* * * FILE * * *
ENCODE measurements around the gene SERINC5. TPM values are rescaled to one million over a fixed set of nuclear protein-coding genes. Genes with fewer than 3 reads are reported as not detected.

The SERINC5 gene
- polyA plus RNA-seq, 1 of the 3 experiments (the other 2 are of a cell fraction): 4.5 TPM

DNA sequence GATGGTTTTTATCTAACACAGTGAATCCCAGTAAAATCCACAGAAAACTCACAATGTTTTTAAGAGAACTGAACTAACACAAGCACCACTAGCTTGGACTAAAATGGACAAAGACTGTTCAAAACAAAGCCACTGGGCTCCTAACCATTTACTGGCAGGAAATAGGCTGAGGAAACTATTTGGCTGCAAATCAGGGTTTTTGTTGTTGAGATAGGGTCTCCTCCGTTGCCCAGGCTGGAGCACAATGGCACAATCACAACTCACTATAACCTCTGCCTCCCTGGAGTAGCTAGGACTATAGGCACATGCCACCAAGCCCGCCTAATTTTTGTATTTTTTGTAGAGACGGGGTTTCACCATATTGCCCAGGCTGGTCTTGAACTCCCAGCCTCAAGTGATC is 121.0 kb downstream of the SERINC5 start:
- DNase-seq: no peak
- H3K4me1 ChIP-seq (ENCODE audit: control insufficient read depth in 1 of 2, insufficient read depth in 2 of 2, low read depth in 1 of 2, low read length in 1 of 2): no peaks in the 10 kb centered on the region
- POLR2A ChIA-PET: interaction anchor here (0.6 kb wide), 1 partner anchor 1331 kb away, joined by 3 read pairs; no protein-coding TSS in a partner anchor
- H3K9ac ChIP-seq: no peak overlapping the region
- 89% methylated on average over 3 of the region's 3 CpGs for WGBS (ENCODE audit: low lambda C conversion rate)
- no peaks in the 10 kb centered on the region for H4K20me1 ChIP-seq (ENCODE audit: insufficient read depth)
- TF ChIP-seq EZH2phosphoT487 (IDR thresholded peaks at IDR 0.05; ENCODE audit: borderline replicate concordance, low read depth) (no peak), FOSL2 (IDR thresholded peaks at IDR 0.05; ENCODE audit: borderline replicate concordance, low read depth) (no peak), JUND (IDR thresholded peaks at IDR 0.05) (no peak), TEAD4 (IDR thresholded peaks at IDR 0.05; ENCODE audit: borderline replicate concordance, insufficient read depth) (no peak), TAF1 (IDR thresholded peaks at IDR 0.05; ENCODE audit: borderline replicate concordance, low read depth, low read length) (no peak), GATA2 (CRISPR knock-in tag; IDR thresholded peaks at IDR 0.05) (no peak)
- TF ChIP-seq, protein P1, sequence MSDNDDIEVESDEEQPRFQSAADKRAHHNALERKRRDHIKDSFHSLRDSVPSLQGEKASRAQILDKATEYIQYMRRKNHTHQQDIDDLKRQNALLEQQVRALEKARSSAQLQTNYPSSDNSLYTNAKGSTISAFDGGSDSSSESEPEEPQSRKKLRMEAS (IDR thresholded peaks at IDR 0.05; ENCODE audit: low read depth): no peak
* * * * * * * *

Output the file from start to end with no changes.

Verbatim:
ENCODE measurements around the gene SERINC5. TPM values are rescaled to one million over a fixed set of nuclear protein-coding genes. Genes with fewer than 3 reads are reported as not detected.

The SERINC5 gene
- polyA plus RNA-seq, 1 of the 3 experiments (the other 2 are of a cell fraction): 4.5 TPM

DNA sequence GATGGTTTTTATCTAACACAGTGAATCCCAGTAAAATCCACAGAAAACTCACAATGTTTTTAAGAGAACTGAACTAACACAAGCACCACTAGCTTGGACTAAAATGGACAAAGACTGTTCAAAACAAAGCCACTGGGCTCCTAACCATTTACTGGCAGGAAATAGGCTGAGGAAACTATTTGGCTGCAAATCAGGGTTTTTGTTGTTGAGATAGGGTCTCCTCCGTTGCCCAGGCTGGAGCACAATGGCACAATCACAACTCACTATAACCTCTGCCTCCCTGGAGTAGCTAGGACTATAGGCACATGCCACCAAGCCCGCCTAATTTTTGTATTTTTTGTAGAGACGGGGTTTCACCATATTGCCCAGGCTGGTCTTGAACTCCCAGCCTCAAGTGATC is 121.0 kb downstream of the SERINC5 start:
- DNase-seq: no peak
- H3K4me1 ChIP-seq (ENCODE audit: control insufficient read depth in 1 of 2, insufficient read depth in 2 of 2, low read depth in 1 of 2, low read length in 1 of 2): no peaks in the 10 kb centered on the region
- POLR2A ChIA-PET: interaction anchor here (0.6 kb wide), 1 partner anchor 1331 kb away, joined by 3 read pairs; no protein-coding TSS in a partner anchor
- H3K9ac ChIP-seq: no peak overlapping the region
- 89% methylated on average over 3 of the region's 3 CpGs for WGBS (ENCODE audit: low lambda C conversion rate)
- no peaks in the 10 kb centered on the region for H4K20me1 ChIP-seq (ENCODE audit: insufficient read depth)
- TF ChIP-seq EZH2phosphoT487 (IDR thresholded peaks at IDR 0.05; ENCODE audit: borderline replicate concordance, low read depth) (no peak), FOSL2 (IDR thresholded peaks at IDR 0.05; ENCODE audit: borderline replicate concordance, low read depth) (no peak), JUND (IDR thresholded peaks at IDR 0.05) (no peak), TEAD4 (IDR thresholded peaks at IDR 0.05; ENCODE audit: borderline replicate concordance, insufficient read depth) (no peak), TAF1 (IDR thresholded peaks at IDR 0.05; ENCODE audit: borderline replicate concordance, low read depth, low read length) (no peak), GATA2 (CRISPR knock-in tag; IDR thresholded peaks at IDR 0.05) (no peak)
- TF ChIP-seq, protein P1, sequence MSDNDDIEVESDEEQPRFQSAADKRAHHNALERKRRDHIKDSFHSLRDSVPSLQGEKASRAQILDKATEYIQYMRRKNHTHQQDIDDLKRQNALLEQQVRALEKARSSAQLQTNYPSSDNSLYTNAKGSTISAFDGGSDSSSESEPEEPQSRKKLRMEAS (IDR thresholded peaks at IDR 0.05; ENCODE audit: low read depth): no peak